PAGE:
Virtually every driver in the United States is aware of the public safety hazards that come with operating a vehicle while under the influence of alcohol; far fewer understand the danger of driving a motor vehicle when under the influence of psychoactive (mind-altering) drugs. Ever since the Ad Council and the National Highway Traffic Safety Administration partnered up to launch their Drunk Driving Prevention Campaign in 1983, alcohol’s deleterious affect on driving has assumed an influential role at the forefront of American consciousness. Just three years after the campaign debuted in 1986 a Roper poll showed a 62% increase in awareness on the subject among young Americans, and our roads have grown substantially safer as a result. Still, with the increasing prevalence of using neuro-pharmaceutical drugs to ameliorate issues in our day-to-day lives, there is a pressing need to increase public of their effects on our ability to drive safely. (National Institute on Drug Abuse; Stop Drugged Driving)
Our injury lawyers are proud of our work helping victims secure compensation for the harms caused to them by the negligence of others, but we hope that by educating our readers, we may be able to prevent a few accidents from happening all together. Whether you know a lot or a little about drunk driving, here are a few helpful answers to questions that you may have about the issue:
How Big is the Problem?-According to the 2012 National Survey on Drug Use and Health (NSDUH), more than 10 million individuals over the age of 12 (roughly 4% of American adolescents and adults) admitted that they had driven under the influence of illicit drugs during the course of the previous year. Psychologically and statistically speaking, we know that people are less inclined to tell the truth when surveyed about aspects of their behavior that might prove detrimental to their social or self-perception, so it’s safe to say that this number is an underestimate. Additionally, thousands of people drive while under the influence of prescription drugs every year because they simply don’t recognize this impairment in the same way that they recognize alcohol impairment.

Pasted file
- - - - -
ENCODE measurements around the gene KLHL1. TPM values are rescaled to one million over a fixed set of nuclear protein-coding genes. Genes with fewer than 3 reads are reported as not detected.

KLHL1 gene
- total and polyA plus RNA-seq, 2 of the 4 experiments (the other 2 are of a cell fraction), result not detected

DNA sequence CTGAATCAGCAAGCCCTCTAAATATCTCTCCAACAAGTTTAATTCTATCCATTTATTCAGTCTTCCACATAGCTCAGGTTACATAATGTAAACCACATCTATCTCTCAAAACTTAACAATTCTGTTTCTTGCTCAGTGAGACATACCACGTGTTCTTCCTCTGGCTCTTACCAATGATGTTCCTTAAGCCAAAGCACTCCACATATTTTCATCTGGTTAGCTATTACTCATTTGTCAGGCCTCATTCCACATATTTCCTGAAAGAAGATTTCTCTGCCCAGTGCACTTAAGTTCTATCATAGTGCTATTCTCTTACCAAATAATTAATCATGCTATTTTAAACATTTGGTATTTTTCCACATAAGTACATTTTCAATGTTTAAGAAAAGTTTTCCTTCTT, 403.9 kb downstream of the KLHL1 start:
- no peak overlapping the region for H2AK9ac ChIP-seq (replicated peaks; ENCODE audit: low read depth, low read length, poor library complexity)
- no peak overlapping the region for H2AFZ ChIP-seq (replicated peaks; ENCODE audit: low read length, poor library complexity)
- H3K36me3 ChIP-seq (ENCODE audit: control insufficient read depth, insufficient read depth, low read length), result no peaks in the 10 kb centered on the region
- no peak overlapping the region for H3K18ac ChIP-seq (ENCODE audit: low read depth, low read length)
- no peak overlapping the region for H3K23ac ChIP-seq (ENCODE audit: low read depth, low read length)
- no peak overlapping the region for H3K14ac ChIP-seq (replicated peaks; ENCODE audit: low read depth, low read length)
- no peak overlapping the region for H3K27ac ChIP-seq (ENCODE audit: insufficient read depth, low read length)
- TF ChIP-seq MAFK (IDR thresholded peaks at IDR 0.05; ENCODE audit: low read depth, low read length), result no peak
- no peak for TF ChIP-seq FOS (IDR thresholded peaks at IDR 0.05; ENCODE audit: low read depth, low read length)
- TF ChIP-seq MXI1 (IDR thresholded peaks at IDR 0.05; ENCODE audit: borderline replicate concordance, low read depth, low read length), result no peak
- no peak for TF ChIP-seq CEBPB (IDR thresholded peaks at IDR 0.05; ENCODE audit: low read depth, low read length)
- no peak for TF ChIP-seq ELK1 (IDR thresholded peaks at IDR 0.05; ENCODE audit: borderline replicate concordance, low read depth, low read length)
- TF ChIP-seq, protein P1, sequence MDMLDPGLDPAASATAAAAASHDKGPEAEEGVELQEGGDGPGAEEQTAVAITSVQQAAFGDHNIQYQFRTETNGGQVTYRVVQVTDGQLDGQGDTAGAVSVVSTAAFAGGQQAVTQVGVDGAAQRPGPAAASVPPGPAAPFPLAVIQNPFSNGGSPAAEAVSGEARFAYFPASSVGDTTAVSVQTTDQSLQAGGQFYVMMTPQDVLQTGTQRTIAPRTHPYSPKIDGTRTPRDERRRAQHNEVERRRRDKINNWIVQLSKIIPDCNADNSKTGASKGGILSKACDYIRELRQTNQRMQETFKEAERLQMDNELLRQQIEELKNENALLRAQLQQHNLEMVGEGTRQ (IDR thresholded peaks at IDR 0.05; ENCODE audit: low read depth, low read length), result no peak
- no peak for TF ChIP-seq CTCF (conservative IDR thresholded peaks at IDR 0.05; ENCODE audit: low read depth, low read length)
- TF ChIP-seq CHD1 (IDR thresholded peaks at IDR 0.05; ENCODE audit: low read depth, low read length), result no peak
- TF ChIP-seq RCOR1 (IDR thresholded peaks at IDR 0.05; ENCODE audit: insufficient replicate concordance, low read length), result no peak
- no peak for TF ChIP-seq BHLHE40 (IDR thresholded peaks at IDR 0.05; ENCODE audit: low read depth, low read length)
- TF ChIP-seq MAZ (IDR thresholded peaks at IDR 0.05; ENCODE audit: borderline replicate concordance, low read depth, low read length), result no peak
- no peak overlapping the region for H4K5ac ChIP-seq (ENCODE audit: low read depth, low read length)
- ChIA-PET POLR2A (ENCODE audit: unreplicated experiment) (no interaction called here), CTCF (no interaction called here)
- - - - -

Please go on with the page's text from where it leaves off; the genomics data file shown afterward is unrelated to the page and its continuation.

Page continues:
Why is it So Dangerous?– The relationship between the various available drugs (prescription and illegal) and the ability to drive is more complex than alcohol, and there is no linear relationship between drug metabolites (blood levels of a drug) and impairment, and every case is a little bit different.
What Drugs Most Commonly Contribute to Crashes?-One study conducted by the NHTSA in 2009 found that 18% of all fatally injured drivers tested positive for at lease one illicit, prescription, or over-the-counter drug. Cannabis (found in marijuana) accounted for roughly 50% of all positive drug tests, followed by Cocaine at 29.3%, and opiates at 14.8%. For the reasons stated above regarding blood content, it is very difficult to produce exact figures for pharmaceutical drugs.
What Can You Do?-Obviously, you should never get behind the wheel of a vehicle after using illegal drugs. For pharmaceuticals and other drugs it is a bit more complicated. Whenever you get prescribed a drug by your doctor, talk with him or her about the side effects that come with using it, and make sure to ask about their effects when taken with other medications you may currently have. The more you know, the better.
Since 1992 our lawyers have helped victims of negligence in all types of accident lawsuits, including those involving drunk and drugged driving accidents. We hope that you found this information helpful, and we urge you to seek out further information in order to fully understand the hazards of drugged driving, because we know that doing so will keep you and everyone else on the road a little bit safer.